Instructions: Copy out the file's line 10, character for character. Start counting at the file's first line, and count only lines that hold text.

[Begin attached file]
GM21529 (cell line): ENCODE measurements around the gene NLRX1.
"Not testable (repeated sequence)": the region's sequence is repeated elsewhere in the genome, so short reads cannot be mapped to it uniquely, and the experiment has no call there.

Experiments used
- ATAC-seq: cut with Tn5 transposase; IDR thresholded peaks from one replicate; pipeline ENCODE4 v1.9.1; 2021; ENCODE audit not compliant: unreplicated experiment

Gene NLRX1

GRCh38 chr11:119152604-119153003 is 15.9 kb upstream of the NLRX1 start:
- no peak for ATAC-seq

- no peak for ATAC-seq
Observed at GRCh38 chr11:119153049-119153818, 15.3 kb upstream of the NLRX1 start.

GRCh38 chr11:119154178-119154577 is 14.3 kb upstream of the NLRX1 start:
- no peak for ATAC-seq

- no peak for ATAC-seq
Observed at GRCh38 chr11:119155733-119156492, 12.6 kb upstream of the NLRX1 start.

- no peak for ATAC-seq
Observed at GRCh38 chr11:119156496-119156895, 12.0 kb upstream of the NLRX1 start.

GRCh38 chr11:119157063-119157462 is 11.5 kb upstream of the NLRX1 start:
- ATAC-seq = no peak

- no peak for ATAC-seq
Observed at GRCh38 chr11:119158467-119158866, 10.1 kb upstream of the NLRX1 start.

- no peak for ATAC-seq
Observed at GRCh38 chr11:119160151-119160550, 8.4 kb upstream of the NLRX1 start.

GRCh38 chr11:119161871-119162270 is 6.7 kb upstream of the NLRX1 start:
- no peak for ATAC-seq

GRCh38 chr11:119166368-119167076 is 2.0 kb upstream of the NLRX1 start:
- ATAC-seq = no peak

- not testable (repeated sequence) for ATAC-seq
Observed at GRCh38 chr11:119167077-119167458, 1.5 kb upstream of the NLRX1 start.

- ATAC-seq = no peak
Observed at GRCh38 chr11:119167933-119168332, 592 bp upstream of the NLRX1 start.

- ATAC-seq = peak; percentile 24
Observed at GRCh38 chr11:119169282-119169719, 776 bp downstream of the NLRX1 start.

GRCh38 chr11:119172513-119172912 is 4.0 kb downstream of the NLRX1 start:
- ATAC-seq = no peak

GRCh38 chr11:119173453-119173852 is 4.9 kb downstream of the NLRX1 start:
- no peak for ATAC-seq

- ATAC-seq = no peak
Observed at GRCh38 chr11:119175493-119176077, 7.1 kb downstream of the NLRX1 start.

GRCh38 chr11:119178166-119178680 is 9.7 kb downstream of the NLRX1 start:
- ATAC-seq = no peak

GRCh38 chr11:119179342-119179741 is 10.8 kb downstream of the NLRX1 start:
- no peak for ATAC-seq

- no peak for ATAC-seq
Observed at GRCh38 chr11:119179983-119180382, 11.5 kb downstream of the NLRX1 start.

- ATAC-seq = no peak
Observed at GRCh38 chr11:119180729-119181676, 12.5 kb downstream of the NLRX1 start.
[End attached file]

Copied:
GRCh38 chr11:119154178-119154577 is 14.3 kb upstream of the NLRX1 start: